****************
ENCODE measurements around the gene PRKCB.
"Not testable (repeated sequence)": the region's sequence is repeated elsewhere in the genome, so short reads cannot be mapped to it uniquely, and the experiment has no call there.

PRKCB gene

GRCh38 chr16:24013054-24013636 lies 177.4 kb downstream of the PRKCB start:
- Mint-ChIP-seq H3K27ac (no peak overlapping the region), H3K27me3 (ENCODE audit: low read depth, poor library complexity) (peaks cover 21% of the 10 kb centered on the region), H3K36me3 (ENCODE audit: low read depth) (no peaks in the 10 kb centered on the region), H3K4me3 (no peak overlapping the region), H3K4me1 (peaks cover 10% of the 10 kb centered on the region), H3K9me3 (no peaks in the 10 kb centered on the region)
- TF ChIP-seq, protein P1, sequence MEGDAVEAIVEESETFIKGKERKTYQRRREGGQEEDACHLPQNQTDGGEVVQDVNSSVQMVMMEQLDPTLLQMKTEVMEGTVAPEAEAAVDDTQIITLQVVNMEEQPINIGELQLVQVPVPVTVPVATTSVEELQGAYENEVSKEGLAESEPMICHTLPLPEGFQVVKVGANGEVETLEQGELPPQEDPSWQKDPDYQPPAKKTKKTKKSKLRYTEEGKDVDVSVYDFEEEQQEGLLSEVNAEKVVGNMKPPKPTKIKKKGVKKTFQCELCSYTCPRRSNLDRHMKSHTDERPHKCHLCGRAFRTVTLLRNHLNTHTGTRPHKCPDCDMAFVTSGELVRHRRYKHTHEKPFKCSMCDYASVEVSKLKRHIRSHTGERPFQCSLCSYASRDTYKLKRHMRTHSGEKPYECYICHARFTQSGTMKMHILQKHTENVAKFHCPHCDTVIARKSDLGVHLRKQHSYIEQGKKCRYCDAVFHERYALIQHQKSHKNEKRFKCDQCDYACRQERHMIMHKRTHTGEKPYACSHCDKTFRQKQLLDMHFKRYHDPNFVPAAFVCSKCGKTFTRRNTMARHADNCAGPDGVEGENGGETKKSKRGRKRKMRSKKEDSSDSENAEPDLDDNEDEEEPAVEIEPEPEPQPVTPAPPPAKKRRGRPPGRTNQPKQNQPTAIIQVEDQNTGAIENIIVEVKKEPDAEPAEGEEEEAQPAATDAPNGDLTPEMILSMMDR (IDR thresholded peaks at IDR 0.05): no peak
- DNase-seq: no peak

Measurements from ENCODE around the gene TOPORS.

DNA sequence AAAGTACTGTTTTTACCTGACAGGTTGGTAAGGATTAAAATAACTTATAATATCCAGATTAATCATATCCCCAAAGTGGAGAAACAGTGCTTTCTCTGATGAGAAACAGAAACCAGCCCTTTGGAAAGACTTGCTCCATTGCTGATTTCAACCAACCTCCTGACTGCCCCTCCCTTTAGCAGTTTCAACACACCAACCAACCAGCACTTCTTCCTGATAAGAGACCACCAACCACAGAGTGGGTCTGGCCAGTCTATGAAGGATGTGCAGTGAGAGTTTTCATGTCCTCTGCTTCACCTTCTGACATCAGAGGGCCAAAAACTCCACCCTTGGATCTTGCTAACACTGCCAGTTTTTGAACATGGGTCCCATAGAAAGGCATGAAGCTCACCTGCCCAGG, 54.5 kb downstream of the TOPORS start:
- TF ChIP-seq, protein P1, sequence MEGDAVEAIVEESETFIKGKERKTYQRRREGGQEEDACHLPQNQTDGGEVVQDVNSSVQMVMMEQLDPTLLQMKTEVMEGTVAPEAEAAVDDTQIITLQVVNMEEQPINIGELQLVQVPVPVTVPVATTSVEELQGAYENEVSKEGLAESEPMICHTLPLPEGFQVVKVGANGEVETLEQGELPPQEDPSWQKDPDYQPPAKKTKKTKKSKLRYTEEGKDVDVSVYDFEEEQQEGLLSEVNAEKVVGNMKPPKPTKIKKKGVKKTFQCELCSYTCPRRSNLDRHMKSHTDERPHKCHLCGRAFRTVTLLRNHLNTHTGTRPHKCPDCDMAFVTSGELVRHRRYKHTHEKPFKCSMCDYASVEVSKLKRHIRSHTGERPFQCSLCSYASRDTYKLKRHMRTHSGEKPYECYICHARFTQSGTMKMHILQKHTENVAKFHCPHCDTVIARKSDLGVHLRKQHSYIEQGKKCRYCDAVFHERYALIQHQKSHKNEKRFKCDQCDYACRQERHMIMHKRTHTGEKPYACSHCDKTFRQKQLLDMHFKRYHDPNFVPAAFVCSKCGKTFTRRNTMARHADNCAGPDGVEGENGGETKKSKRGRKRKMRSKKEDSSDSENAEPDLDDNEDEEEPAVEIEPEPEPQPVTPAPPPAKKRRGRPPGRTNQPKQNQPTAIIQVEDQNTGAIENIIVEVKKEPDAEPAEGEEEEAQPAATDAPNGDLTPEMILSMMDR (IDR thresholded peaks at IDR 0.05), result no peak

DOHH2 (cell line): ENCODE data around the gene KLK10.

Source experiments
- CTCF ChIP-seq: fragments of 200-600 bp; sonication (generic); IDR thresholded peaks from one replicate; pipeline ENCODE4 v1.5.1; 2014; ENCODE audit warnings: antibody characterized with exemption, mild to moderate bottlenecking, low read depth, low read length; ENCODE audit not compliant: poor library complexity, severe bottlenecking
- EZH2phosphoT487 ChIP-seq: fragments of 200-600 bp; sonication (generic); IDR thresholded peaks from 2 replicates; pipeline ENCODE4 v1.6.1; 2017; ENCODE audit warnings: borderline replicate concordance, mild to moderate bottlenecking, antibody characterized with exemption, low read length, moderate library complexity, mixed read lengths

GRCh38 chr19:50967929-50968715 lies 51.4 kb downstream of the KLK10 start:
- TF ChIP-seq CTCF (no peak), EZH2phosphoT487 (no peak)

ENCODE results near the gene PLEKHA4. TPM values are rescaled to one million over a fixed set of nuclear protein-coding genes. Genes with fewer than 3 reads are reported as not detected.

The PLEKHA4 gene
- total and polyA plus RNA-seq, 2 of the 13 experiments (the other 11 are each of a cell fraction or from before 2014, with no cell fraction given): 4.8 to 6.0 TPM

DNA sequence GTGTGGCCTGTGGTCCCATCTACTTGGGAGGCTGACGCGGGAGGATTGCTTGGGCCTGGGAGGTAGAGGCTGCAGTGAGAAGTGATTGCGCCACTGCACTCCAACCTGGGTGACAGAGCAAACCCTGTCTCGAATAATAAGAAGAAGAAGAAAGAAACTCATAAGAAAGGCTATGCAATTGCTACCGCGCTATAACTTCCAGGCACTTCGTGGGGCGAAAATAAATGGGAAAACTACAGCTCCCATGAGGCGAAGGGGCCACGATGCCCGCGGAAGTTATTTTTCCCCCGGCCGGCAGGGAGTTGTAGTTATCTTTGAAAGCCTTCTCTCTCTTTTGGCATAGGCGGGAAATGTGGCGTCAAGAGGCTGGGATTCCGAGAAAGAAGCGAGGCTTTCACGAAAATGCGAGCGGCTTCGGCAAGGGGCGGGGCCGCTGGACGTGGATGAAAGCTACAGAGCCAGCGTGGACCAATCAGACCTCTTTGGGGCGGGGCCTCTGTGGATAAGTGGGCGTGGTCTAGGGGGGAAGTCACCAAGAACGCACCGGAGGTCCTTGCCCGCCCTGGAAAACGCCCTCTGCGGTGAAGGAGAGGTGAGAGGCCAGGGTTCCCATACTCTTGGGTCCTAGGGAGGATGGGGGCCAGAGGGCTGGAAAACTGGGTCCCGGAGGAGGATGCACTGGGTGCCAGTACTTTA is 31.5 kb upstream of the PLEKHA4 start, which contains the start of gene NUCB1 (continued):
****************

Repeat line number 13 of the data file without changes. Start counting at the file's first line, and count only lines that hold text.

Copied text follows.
- CTCF ChIP-seq: fragments of 200-600 bp; sonication (generic); IDR thresholded peaks from one replicate; pipeline ENCODE4 v1.5.1; 2014; ENCODE audit warnings: antibody characterized with exemption, mild to moderate bottlenecking, low read depth, low read length; ENCODE audit not compliant: poor library complexity, severe bottlenecking